same rights of speech and so a Massachusetts statute prohibiting corporate “issue”
advertising was unconstitutional. The Chief Justice, while in the majority (with Justice
Stewart, among others), did not write the opinion and so it was unnecessary for him to go
to the lengths he did to oppose Justice Stewart. In his concurring opinion he first pointed
out that he does not believe there is any historical basis for making a distinction between

     Stewart, “Or of the Press,” 26 Hastings L. Rev. 631 (1975).
     Id. at 633.
     Herbert v. Lando, et al., No. 77-1105.


the press and speech clauses of the First Amendment.15 His second point is that if the
“institutional press” is especially protected it will be very difficult to determine which
groups are within the press clause and which are excluded.16

                                    ‘Why’ Missing
        Yet when this analysis is placed next to his reasoning in Landmark, one can
reasonably ask whether the two opinions are consistent. Chief Justice Burger concedes
that lack of parallelism is appropriate in Landmark; that is, it is constitutional to punish
those who leak information about a judicial proceeding to the press, but unconstitutional
to punish the press from printing it. But he does not tell us why.

         A perfectly good rationale is that those who leak are merely speaking and so only
speech is being punished, but when it comes to disseminating those leaks, publication is
required and in that event press freedoms are involved. Similarly, it may be that a court
can punish its clerk from leaking prejudicial pretrial information to the press but has no
power whatsoever to punish the press for printing it. Why? Because it is the
constitutional role of the press to inform everyone about government and in order to do
that it may require greater rights than those who merely speak.

                                  Burger’s Answer
        Chief Justice Burger’s answer to this analysis is that all that he decided in
Landmark was anyone -- other than participants in the proceeding -- could disseminate
information about a judicial proceeding -- through any means, by publication or by
speech. A newspaper could print it, or one neighbor could tell another (“the narrow and
limited question presented then is whether the First Amendment permits the criminal
punishment of third persons who are strangers to the inquiry, including news media, for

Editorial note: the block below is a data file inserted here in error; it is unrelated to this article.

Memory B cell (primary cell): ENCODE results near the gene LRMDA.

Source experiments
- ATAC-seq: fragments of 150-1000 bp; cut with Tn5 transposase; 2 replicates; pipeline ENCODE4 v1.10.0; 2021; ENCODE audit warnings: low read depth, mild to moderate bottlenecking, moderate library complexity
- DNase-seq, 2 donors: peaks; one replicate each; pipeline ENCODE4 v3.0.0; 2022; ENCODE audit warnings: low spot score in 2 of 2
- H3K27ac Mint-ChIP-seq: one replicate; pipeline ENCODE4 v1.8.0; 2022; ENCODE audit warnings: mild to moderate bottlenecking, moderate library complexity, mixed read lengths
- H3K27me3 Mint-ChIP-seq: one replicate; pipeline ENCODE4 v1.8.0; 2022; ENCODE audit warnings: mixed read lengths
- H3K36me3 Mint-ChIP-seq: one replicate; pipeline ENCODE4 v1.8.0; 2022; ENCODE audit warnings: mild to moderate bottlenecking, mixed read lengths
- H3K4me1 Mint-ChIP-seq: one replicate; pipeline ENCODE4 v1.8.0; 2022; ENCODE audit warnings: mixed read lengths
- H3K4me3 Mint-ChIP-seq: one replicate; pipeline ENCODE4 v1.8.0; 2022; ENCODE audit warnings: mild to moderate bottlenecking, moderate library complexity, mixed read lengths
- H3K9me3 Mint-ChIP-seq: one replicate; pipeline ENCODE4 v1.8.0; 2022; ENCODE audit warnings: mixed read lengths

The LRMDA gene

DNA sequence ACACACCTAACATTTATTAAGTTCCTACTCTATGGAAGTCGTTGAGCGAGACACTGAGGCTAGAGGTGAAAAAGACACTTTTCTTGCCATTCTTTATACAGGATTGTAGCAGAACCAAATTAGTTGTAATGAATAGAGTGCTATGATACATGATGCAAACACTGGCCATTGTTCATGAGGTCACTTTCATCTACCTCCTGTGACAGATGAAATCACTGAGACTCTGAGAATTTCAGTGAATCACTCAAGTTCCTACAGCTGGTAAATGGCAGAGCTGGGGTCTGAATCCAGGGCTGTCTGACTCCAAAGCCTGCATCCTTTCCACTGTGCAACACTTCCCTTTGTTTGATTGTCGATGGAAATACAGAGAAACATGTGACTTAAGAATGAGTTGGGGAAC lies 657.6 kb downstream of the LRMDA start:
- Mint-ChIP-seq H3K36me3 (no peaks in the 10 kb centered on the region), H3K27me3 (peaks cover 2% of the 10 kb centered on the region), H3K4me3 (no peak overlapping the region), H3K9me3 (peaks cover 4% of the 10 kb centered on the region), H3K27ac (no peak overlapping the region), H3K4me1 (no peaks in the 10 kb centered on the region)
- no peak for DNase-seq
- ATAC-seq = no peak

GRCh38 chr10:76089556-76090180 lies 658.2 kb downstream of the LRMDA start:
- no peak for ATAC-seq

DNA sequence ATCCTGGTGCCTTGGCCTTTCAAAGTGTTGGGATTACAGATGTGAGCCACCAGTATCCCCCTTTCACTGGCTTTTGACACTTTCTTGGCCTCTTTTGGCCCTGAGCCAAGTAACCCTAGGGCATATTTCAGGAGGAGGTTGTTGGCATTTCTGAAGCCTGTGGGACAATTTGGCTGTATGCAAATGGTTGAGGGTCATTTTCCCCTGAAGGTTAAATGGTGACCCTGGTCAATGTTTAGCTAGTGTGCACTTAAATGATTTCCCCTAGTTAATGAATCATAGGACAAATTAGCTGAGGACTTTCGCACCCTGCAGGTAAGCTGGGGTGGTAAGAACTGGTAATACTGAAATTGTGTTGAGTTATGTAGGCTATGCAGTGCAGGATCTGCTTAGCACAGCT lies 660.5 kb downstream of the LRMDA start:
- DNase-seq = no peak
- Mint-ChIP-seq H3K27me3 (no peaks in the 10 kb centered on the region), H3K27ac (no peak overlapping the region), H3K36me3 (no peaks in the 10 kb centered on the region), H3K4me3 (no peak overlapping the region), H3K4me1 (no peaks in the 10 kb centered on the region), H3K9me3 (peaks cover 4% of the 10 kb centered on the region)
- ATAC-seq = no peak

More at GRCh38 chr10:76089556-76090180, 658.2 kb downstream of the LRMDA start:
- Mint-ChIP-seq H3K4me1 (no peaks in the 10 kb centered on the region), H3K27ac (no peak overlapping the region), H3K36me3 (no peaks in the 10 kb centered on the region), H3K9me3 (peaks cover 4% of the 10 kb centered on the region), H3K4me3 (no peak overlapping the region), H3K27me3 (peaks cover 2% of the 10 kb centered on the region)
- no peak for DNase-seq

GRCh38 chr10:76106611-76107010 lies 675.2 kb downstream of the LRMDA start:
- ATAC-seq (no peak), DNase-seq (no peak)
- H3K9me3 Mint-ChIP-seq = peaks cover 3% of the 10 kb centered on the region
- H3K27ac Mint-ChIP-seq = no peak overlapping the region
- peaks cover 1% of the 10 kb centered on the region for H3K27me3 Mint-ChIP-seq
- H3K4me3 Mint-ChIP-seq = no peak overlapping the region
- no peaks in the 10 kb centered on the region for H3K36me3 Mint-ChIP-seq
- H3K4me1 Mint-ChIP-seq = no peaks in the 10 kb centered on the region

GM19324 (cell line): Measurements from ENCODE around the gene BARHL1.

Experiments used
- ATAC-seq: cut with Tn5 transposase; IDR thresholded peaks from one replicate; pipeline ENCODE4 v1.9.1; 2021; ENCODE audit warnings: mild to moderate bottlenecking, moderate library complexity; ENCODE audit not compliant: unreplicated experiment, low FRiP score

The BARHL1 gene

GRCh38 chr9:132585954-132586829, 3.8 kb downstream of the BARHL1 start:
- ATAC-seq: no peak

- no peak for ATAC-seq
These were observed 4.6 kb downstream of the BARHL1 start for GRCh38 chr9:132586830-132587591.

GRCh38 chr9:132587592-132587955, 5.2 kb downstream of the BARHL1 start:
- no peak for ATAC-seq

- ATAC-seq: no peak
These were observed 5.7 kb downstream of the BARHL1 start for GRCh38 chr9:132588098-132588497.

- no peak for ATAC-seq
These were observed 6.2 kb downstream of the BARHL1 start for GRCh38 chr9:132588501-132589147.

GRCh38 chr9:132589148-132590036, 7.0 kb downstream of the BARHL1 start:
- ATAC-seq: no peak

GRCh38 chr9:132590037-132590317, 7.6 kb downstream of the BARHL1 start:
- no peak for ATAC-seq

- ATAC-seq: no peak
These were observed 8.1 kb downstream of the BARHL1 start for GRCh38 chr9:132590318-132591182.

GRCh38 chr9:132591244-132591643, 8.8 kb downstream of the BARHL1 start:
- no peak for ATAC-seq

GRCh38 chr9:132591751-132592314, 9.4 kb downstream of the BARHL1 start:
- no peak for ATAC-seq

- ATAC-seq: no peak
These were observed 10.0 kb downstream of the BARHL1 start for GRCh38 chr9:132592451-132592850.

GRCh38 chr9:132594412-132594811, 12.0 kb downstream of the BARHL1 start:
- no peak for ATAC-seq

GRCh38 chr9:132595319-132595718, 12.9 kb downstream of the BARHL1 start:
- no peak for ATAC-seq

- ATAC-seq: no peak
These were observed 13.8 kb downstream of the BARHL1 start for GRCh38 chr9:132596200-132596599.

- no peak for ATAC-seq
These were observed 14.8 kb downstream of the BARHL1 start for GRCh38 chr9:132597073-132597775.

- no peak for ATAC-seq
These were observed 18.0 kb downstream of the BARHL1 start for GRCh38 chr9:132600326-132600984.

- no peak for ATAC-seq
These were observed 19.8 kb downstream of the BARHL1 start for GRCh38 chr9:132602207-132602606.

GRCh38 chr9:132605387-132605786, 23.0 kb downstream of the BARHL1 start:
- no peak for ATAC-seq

divulging or publishing truthful information regarding confidential proceedings . . .”).17
The difficulty with this approach is that the only meaningful dissemination of a “leak” is
by the press. Until the information is published or broadcast it might as well be
confidential as far as the public is concerned.

     First National Bank of Boston, supra, 46 U.S.L.W. at 4380-81; 3 Med. L. Rptr., at
     Id. at 4381; 3 Med. L. Rptr. at 2119-20.
     Landmark Communications, supra, 46 U.S.L.W. at 4391; 3 Med. L. Rptr. at 2156.


       Thus, one is left with the impression that despite the Chief Justice’s blast at the
Stewart thesis in Bellotti -- which, by the way, attracted nationwide publicity -- he is
somewhat hoisted by his own petard in Landmark. And this is what makes Justice
Stewart’s short four-paragraph concurring opinion in Landmark of particular interest.

        “If the constitutional protection of a free press means anything, it means that
government cannot take it upon itself to decide what a newspaper may and may not
publish. Though government may deny access to information and punish its theft,
government may not prohibit or punish the publication of that information once it falls
into the hands of the press, unless the need for secrecy is manifestly overwhelming.

         “It is on this ground that I concur in the judgment of the Court.”18

        In other words, Justice Stewart is saying Landmark fits his thesis perfectly -- the
press does have greater rights than others. Chief Justice Burger’s over-reactive response
in Bellotti perhaps, then, may be explained by the fact his own opinion in Landmark
seems to advance this thesis.

       Mr. Goodale is a lecturer of law at Yale Law School and a member of the
Special Committee on Communications Law of The Association of the Bar of the
City of New York.

--New York Law Journal
May 25, 1978
Page 1, Column 1

     Id. at 4394; 3 Med. L. Rptr. at 2161.